Onward from personality and cognitive style to cultural manifestations. Consider that different cultures tend to enhance or diminish facial expressiveness from exuberant to poker faced. Consider the role of faces in art, a subject much discussed in Dr. Kandel’s book, The Age of Insight, where he discusses the stew of ideas in early 20th century Vienna and how these affected painting and how we understand art. (Reviewing this book to help with this post I concluded that I must re-read it in the near future). Dr. Kandel won the Nobel in 2000 for his research in how neurons help us remember. He co-authored one of the first big books on neuroscience I read back in the day, Principles of Neuroscience (1981), and his 2012 book Age of Insight on art, the brain, and the unconscious is very special.

Eric_Kandel_1978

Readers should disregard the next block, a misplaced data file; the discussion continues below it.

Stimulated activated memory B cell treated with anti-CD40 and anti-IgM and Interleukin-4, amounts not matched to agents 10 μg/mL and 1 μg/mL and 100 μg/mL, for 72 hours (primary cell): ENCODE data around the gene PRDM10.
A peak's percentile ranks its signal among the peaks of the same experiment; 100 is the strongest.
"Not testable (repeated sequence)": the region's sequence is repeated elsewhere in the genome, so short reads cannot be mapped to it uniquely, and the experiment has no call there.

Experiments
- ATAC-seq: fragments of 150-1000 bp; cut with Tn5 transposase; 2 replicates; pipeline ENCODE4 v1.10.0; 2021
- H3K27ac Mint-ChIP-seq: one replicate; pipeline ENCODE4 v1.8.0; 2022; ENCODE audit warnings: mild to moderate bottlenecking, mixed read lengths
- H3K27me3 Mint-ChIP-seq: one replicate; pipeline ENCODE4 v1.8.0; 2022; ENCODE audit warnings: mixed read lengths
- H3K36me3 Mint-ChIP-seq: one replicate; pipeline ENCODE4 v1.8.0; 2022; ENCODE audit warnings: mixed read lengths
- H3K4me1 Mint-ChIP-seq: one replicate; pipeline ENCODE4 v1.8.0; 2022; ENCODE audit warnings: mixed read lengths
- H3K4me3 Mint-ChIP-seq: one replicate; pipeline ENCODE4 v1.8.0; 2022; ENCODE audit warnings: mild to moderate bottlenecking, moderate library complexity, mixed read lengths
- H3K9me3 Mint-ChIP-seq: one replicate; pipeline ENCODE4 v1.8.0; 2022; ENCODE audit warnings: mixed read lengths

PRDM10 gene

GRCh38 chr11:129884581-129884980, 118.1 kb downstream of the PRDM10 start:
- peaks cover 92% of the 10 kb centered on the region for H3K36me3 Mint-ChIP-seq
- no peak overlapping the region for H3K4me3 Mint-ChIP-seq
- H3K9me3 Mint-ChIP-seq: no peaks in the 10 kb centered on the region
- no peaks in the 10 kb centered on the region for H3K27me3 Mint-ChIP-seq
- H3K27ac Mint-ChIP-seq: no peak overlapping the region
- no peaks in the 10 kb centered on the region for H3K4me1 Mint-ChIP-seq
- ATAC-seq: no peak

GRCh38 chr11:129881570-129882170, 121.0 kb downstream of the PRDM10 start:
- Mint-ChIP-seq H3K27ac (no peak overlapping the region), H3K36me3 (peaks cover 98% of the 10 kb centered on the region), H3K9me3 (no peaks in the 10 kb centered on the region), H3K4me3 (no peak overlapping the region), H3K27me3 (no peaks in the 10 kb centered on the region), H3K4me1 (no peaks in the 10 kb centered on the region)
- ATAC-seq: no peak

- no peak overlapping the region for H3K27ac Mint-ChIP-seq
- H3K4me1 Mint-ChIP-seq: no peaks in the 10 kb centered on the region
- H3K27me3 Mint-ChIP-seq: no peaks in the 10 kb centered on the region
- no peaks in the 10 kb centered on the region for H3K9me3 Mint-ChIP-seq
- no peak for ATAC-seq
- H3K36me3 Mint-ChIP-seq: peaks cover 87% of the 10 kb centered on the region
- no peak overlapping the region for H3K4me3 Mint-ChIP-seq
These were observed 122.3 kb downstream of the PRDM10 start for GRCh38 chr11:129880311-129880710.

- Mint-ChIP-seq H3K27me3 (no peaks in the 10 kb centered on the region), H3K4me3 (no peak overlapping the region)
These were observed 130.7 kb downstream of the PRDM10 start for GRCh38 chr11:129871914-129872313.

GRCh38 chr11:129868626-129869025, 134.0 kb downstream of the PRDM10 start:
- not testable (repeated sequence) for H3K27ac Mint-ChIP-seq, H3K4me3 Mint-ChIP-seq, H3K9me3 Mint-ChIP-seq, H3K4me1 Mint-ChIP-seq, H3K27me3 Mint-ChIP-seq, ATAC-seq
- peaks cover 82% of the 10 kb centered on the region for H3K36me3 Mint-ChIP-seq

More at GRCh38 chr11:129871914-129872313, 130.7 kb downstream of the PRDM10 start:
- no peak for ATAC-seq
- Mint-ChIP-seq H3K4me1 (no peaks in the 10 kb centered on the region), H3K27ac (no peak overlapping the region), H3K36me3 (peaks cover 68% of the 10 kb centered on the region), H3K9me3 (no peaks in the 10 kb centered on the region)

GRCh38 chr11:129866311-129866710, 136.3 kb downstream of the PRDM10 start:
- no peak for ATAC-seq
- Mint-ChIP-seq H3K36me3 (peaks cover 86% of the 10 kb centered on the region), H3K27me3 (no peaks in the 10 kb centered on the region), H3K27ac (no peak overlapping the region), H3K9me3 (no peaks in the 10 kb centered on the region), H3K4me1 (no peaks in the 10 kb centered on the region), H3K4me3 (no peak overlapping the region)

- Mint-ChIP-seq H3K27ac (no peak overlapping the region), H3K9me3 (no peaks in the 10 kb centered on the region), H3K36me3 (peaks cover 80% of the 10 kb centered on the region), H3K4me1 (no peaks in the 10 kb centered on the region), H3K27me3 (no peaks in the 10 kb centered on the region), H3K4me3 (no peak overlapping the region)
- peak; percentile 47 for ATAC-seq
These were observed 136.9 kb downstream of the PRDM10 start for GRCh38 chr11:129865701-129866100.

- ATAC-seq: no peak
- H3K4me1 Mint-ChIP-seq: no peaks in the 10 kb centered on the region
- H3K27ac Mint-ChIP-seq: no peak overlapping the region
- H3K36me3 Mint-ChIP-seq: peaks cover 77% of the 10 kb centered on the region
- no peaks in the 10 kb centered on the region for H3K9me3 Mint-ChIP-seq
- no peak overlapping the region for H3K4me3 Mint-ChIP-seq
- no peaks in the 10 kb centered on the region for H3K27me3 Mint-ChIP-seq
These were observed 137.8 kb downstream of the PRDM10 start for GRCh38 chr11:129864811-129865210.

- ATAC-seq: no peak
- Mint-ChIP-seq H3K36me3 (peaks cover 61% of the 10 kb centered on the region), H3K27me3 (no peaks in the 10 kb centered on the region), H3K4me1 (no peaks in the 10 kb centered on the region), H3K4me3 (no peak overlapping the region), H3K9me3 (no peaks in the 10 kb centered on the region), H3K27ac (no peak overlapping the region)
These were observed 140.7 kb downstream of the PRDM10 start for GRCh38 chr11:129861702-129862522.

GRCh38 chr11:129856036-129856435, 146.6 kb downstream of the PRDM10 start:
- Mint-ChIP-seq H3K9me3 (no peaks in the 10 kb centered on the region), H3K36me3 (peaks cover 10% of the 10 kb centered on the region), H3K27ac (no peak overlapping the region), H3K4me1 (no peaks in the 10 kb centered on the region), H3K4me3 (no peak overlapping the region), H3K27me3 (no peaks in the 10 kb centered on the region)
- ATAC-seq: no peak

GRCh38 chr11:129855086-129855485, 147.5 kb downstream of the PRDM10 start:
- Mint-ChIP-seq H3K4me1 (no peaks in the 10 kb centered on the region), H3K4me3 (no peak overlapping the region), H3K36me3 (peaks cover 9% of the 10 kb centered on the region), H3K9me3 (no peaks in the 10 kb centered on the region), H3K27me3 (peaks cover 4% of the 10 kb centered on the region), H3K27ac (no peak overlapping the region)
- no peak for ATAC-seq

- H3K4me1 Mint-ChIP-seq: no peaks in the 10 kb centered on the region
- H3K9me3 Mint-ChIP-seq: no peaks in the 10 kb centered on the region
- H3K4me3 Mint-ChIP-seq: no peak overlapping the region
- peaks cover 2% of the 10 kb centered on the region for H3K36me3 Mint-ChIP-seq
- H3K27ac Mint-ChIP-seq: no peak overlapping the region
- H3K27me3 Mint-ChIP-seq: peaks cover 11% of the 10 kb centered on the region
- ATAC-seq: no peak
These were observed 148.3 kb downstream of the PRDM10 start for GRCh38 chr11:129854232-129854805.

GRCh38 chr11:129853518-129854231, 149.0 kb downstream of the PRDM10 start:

Eric Kandel 1978 Thanks, Dr. Kandel

Finally, consider how female faces are treated differenetly in cultures around the world in, for example, our magazines (oh so attractive sells the most) and quite stringently in Islam, where some version of the burka covers the body and especially the face, excepting the eyes sometimes, whenever the woman is in public. Faces go from the sexualized advertising in our media to the binding of personal expression in social interaction, and that is quite a range of manipulating the roles ascribed to females through their faces. Males, not so much. Another aspect of this is from an article I read a long time ago entitled “Perfidious Female Faces” that reported that female faces sometimes conveyed confusing signals when they are angry, i.e., the mouth smiles as other features signal anger, another example of cultural shaping. Anyway, a varied culture of faces, so now we can travel on.